Lakshmi Kannan : No, not really, other than the fact that I regularly feed birds early in the morning and put out a large trough for the bird-bath. I cherish those early hours listening to how the birds communicate with each other and look so happy, picking my feed and slaking their thirst in the water, and dipping into the bird-bath.

I started on a fable mode experimentally and once I let myself into the background I had created, my ears took over. All I heard were the sounds of bird calls, the chirp, twitter and warble of a variety of birds in the charmed atmosphere of a lush garden. I also heard the unspoken thoughts of the senior man, the ‘grandfather’ of the birds. He seemed to communicate with them easily and all of them spoke the ‘same’ language. I lived the story on its own terms and it came out like a fable.

Jaydeep Sarangi : How do you make your stories a “soulful delight”?

Lakshmi Kannan : That’s a reviewer’s phrase for Nandanvan! Not all stories give me a chance to explore something soulful. It is only when a protagonist or a particular theme, such as the other-worldly experience of Varadarajan in the long story “A Sky All Around”, or the existential dilemma of the young husband Ramachandran in “Please, Dear God”, or when a feisty protagonist like Muniyakka who can have a sense of humour even while she is left severely alone in life give me an uplifting mood that I rise above the ground.

Jaydeep Sarangi : If you had to pick any five writers who had a major influence on your writings, who would they be?

Lakshmi Kannan: That’s a difficult question. It’s also difficult to pick only five among a long list of writers I admire. Still, I’ll stick to five. They would be Virginia Woolf, the American Saul Bellow, the German Maria Rainer Rilke, the Tamil poet Mahakavi Subramania Bharati and the Tamil novelist T. Janakiraman who could highlight the enigmatic and shifting colours of human relationship in his novels. It can also be answered more honestly if one takes away the ‘influence’ part of my writing. While some great writers certainly influenced my thinking, I cannot say how much they actually influenced my writing. And yet, when I write, I am determined to find my own narrative voice that would be suitable for the reality of my poetic and fictional world.

Jaydeep Sarangi : For P.B. Shelley, ‘poets…are not only the authors of language and of music, of the dance, and architecture, and statuary and painting’ they are the institutors of laws, and the founders of civil society…’ Do you think that quote still holds true in this age of cyber mania?’

Lakshmi Kannan : Alas, no. Sadly, a certain frivolity has taken over and it is even celebrated! Now, poets are in a hurry to get published and to make a splash in the media. They want instant fame, even if it is ephemeral, and cyber space gives them a chance for all that.

Jaydeep Sarangi : ‘A poet’s work…to name the unnameable, to point at frauds, to take sides, start an argument, shape the world and stop it from going to sleep.’ Do you agree with this statement by Rushdie?

Lakshmi Kannan : That must be Rushdie’s vivid way of implying that a poet has to sting you into questioning, thinking, and interrogating fossilised systems that don’t work. Yes, I agree with that statement. Poetry should disturb you enough to make you lost sleep, to make you angry about the injustice that is rampant. But why only poetry? Any effective fiction also does the same. The novels of Amitav Ghosh rob me of sleep, for they are so profoundly unsettling!

Jaydeep Sarangi : Bosho said, ‘A poet doesn’t make a poem, something in him naturally becomes a poem.’ Do you think that is correct?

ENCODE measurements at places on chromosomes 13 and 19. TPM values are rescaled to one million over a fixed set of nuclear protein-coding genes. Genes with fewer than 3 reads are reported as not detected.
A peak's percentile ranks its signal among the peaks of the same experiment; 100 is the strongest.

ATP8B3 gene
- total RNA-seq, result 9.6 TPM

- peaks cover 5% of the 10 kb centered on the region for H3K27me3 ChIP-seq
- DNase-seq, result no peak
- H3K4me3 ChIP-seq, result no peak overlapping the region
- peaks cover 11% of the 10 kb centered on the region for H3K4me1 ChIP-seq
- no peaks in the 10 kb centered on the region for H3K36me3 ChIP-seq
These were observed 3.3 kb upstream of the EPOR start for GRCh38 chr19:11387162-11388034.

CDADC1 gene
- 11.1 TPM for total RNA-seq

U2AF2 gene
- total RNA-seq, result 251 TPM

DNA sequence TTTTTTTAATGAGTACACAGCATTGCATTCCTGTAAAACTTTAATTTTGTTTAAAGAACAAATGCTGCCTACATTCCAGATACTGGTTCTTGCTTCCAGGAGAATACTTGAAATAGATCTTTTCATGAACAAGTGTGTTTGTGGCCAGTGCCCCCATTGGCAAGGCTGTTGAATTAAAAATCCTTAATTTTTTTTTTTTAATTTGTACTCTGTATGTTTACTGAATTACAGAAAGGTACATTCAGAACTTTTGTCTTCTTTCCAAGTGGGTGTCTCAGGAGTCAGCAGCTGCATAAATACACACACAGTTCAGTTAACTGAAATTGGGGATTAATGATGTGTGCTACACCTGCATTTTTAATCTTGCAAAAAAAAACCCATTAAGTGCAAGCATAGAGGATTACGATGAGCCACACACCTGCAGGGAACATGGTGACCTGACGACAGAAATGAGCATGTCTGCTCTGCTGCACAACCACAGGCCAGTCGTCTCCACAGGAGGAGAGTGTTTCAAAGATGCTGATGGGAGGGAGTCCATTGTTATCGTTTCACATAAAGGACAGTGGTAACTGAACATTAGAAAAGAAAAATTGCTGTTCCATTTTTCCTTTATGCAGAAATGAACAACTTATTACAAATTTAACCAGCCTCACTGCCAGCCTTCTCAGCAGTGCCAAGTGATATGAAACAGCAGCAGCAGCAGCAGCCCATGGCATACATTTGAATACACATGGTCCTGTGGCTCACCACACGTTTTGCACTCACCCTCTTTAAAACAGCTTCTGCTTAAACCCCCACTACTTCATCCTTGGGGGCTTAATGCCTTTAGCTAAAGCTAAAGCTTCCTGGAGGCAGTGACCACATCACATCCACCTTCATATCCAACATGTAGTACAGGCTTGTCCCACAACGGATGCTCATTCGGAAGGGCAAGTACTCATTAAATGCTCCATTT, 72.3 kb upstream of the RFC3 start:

Lakshmi Kannan:I do! A poem happens. And a poet is a medium that makes it happen. That is one reason why certain poems (and fiction) from an author are memorable and they defy time, while certain other compositions by the same author are forgettable.

Jaydeep Sarangi : Why do you write?

Lakshmi Kannan:I write only when something knocks on my consciousness repeatedly and I feel an inner urge to bring it out on paper. I suppose I write to have this experience as a record for myself, to capture what life offers in its luminous moments, and for the pleasure of exploring them through language. Equally, there are many moments when I note something as extraordinary and I absorb the experience in my memory and just let it be without writing about it.

Jaydeep Sarangi : Do you translate from Tamil?

Lakshmi Kannan: Of course, I do! The two recent books you mentioned in this conversation, Nandanvan and Genesis (Orient BlackSwan, 2011, 2014) are my translations from the original I wrote in Tamil. Besides my works, I’ve also translated the novels of Sahitya Akademi awardee T. Janakiraman and Saraswati Samman awardee Indira Pathasarathy.

Jaydeep Sarangi :Translations have often been criticised as trans-creations. How do you see this?

Lakshmi Kannan: Translation calls for creative skills. A translator has to be equally concerned about the readers in the target language. If the translation has to go down well with the discerning and informed readers in the target language, it has to be idiomatically viable in that language. To achieve that, making certain modifications while keeping the spirit of the main text is inevitable. It is criticised only by certain orthodox sections who prefer a literal translation of a text.

Jaydeep Sarangi :Writers can now publish their work on the Internet (websites, blogs, online journals and so on), often without peer or editorial review. Do you think this encourages a lowering in the quality of writing?

Lakshmi Kannan :It has made it easy for first-time authors and for those who are “in a hurry” to get there. Yet, the two kinds of publishing will continue to go their different ways – the traditional, mainstream publishing in print medium will enjoy its status and value while the Internet-fed digital books will occupy another slot.